Whine merchants! ‘Overwhelmed’ W’burgers oppose $11 Cabernet bar

Luis Santiago, a neighborhood resident, stood up for his claim that noisy slug and chug bars only let him sleep for three hours in a good night.
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A small, but angry, group of Williamsburg residents, claiming that the neighborhood is oversaturated with watering holes, picked an odd way of making its case on Thursday night by vehemently protesting a liquor license for an upscale wine bar while not making a peep as 19 other bars in the same neighborhood were approved for the same licenses by a Community Board 1 panel.

About a dozen opponents focused their assault solely on the owners of Custom American Wine Bar at the CB1 Public Safety Committee hearing, clashing with at least 30 supporters of the upscale bar, which will be on relatively quiet Driggs Avenue near Metropolitan Avenue.

Opponents say the wine and tapas bar will attract binge drinking frat boys and gang violence, but co-owner Stefan Mailvaganam, who also co-owns Bar Carrera, a tapas bar in Manhattan, fired back, presenting a petition with more than 300 signatures, including one from an NYPD detective from the neighborhood.

His supporters questioned the opponents’ motives.

“Custom American Wine Bar will attract the opposite of gangs and frat boys,” said Yann de Rochefort, who owns Boqueria tapas bar in Manhattan. “The community board should encourage places like Stefan’s.”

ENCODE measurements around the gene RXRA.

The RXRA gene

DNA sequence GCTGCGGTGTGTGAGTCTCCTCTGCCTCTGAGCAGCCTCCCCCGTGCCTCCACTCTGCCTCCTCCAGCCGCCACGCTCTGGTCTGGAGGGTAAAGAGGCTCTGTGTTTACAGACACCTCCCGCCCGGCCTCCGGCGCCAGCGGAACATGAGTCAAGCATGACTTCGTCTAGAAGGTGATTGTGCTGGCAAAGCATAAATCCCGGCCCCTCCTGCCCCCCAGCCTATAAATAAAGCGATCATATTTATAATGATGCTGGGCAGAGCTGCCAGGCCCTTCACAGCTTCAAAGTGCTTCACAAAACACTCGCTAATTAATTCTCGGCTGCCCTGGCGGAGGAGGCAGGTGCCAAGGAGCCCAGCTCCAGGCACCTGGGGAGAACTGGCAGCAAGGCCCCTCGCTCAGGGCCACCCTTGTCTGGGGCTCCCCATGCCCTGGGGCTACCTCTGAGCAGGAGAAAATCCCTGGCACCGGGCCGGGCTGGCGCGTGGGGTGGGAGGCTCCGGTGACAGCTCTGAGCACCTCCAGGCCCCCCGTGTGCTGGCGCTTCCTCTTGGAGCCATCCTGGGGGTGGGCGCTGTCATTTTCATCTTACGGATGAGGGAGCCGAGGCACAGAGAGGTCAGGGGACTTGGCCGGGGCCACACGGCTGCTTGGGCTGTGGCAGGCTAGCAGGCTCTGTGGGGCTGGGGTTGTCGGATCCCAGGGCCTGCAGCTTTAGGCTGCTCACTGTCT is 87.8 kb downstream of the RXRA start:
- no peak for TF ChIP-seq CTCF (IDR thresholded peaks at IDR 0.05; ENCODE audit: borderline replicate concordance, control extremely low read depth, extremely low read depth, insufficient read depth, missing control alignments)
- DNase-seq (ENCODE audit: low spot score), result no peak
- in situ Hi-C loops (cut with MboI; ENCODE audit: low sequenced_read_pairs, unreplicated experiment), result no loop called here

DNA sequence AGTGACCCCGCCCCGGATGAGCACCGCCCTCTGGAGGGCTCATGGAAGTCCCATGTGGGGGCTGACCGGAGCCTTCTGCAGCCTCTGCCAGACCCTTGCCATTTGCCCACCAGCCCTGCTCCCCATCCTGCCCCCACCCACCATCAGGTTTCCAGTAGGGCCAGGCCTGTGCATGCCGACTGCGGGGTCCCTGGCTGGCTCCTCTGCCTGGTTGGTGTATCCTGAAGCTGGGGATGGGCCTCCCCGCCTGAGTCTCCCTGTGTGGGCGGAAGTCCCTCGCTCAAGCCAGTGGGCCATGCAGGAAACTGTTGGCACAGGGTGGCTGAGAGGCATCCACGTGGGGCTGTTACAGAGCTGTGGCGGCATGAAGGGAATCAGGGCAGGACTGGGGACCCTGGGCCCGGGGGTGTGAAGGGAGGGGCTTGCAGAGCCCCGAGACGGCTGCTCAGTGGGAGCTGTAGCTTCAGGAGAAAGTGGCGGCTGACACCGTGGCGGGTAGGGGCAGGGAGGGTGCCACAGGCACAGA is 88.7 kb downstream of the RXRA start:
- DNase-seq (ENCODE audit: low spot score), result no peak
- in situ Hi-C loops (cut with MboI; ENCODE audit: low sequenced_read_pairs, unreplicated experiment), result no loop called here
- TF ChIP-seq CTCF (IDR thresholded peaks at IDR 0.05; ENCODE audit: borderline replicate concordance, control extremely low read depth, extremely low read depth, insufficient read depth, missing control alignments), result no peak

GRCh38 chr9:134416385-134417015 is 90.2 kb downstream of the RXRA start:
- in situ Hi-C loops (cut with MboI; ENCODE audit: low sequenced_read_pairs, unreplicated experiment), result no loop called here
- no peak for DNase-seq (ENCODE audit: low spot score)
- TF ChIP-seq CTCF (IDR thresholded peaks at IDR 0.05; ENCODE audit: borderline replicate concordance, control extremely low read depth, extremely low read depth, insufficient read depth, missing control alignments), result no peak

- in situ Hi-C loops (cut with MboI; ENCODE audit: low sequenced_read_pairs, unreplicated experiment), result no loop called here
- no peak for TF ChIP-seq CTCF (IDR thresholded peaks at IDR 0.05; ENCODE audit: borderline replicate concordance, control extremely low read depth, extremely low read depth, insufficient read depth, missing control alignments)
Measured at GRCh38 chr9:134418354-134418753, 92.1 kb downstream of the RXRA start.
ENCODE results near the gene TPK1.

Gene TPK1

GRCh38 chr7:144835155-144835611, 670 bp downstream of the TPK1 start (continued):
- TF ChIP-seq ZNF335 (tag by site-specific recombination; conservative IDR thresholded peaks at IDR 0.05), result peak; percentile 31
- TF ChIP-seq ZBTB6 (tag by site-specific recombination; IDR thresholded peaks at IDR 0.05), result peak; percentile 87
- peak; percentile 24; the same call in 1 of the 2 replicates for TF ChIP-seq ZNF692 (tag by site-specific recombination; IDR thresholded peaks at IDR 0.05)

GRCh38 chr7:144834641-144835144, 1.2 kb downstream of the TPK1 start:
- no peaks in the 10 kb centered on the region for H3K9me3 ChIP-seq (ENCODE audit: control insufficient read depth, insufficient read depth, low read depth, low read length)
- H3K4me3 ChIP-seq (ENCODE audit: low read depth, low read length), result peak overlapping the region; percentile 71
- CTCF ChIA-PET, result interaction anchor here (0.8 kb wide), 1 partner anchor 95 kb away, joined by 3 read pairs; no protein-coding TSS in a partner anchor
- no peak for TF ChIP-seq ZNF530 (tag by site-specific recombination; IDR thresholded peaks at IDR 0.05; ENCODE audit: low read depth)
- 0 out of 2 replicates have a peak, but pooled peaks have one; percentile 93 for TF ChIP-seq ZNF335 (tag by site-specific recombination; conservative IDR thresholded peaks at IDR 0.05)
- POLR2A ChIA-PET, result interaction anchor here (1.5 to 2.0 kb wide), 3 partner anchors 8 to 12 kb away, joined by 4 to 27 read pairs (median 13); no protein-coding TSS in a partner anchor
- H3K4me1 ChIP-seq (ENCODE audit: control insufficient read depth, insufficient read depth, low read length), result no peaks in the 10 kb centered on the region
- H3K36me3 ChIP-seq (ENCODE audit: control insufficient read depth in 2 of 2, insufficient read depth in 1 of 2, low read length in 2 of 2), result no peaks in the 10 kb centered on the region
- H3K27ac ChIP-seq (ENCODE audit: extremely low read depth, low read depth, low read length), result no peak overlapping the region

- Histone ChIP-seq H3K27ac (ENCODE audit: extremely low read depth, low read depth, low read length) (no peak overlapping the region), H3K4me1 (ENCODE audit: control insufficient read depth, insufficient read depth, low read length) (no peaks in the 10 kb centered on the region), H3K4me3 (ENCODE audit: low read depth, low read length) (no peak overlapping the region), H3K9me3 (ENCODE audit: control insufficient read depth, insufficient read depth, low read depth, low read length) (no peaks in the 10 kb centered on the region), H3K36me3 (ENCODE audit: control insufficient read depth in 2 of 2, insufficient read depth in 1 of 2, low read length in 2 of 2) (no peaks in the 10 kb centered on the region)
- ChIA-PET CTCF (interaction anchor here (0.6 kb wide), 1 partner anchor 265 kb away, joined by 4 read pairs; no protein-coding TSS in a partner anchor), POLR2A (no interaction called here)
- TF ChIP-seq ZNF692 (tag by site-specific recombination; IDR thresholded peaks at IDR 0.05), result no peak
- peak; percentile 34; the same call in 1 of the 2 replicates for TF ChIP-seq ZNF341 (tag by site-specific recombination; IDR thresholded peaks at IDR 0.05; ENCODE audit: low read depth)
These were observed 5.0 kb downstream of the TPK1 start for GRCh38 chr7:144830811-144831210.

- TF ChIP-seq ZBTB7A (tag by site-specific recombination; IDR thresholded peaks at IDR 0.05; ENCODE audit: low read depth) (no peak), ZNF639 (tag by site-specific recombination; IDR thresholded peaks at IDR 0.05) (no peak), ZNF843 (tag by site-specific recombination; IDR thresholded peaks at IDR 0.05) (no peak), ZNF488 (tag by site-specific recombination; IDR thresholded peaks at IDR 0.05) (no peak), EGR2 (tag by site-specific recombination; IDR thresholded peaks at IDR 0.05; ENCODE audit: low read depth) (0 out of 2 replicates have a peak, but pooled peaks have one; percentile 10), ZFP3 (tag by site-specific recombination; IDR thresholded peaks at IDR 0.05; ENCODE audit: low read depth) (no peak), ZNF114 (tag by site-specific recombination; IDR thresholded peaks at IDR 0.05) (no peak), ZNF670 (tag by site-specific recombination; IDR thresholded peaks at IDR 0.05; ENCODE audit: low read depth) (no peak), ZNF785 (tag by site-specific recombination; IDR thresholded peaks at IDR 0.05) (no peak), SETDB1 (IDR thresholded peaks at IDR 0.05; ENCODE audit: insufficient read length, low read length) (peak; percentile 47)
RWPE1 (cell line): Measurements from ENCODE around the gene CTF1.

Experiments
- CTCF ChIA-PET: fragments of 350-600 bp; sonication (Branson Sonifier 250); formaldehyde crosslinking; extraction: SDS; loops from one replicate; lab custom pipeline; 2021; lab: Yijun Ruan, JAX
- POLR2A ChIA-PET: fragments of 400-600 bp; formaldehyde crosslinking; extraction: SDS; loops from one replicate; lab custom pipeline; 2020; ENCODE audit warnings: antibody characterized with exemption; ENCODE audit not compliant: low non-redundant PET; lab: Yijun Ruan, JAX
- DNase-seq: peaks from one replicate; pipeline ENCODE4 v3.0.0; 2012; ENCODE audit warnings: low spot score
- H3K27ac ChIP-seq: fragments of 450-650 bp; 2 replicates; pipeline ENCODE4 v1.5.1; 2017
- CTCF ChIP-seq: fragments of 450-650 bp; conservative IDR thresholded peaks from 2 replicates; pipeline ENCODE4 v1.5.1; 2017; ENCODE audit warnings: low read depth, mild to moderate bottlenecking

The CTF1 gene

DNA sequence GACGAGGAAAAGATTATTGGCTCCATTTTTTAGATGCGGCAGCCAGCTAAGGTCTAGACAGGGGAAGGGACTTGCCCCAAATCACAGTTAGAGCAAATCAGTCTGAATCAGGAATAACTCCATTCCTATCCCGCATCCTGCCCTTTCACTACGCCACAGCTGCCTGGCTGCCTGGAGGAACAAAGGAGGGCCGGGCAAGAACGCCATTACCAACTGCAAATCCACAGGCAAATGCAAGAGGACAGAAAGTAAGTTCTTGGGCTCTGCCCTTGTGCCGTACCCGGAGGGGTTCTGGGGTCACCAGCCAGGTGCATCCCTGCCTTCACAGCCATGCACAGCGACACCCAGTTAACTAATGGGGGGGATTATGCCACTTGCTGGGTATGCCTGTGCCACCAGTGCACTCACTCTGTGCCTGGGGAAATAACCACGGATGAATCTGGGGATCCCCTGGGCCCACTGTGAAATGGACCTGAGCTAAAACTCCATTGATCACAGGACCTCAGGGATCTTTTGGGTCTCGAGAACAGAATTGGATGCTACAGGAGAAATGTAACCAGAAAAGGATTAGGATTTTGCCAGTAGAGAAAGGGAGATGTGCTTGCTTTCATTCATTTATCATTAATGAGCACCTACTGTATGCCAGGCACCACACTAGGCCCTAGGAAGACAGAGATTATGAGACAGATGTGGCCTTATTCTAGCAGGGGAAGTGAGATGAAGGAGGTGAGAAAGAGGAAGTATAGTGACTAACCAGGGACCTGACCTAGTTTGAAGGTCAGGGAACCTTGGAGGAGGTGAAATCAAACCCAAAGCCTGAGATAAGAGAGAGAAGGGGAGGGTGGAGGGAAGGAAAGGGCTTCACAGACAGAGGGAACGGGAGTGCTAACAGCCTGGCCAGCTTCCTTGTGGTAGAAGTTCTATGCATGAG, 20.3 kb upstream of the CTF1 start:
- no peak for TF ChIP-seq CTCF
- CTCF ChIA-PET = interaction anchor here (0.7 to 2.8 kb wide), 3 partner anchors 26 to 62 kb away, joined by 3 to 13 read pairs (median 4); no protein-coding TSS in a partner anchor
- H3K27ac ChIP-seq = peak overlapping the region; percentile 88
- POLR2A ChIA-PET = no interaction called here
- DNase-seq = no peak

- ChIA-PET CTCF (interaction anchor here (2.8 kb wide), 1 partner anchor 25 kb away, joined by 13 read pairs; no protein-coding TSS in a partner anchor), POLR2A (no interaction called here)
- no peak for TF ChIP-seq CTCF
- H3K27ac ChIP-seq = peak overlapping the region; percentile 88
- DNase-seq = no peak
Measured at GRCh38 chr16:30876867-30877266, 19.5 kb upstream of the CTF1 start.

But the Public Safety Committee did not fully agree, sending a mixed message in the form of a tie vote — the only non-approval of a very long night of rubber-stamping liquor license applications. The full community board will settle the issue on Wednesday night.

The saga to get a license has consumed four months and $20,000, said Mailvaganam and his co-owner Dan Lathroum, who particularly objected to opponents’ claim that “outsiders” have ruined Williamsburg because he lives on N. Fourth Street, not far from his proposed bar.

“If [CB1] is looking for the voice of the community, then they should listen to our supporters, not the three protestors,” he said.

Typically, it does — or, more accurately, doesn’t need to because liquor license controversy is extremely rare, said Committee Chairman Mieszko Kalita. “This is the first time there has been such a roar [about a license],” he said.

It is unclear what the opponents find specifically objectionable about the wine bar. Opponents would not talk on the record, but they did circulate an unsigned e-mail that began, “The fight against the bars continues.”

“The issue is not whether the bar owners are nice and willing to negotiate with the community, but that there are already five establishments with full liquor licenses within 500 feet [of Custom American Wine Bar],” it said. “We can’t be distracted by the owners’ statements that they want to be a part of our community and improve it! Those statements are both vague and a bit patronizing. We have the right to chose what constitutes improvement and livability.”

The e-mail wrongly suggested that the State Liquor Authority’s “500-foot rule” requires that bars be separated by at least that distance. In fact, the rule merely gives the State Liquor Authority greater oversight if a bar wants to open within 500 feet of three existing establishments with liquor licenses.

And many wine bars skirt such issues by applying only for beer and wine licenses, not full booze permission.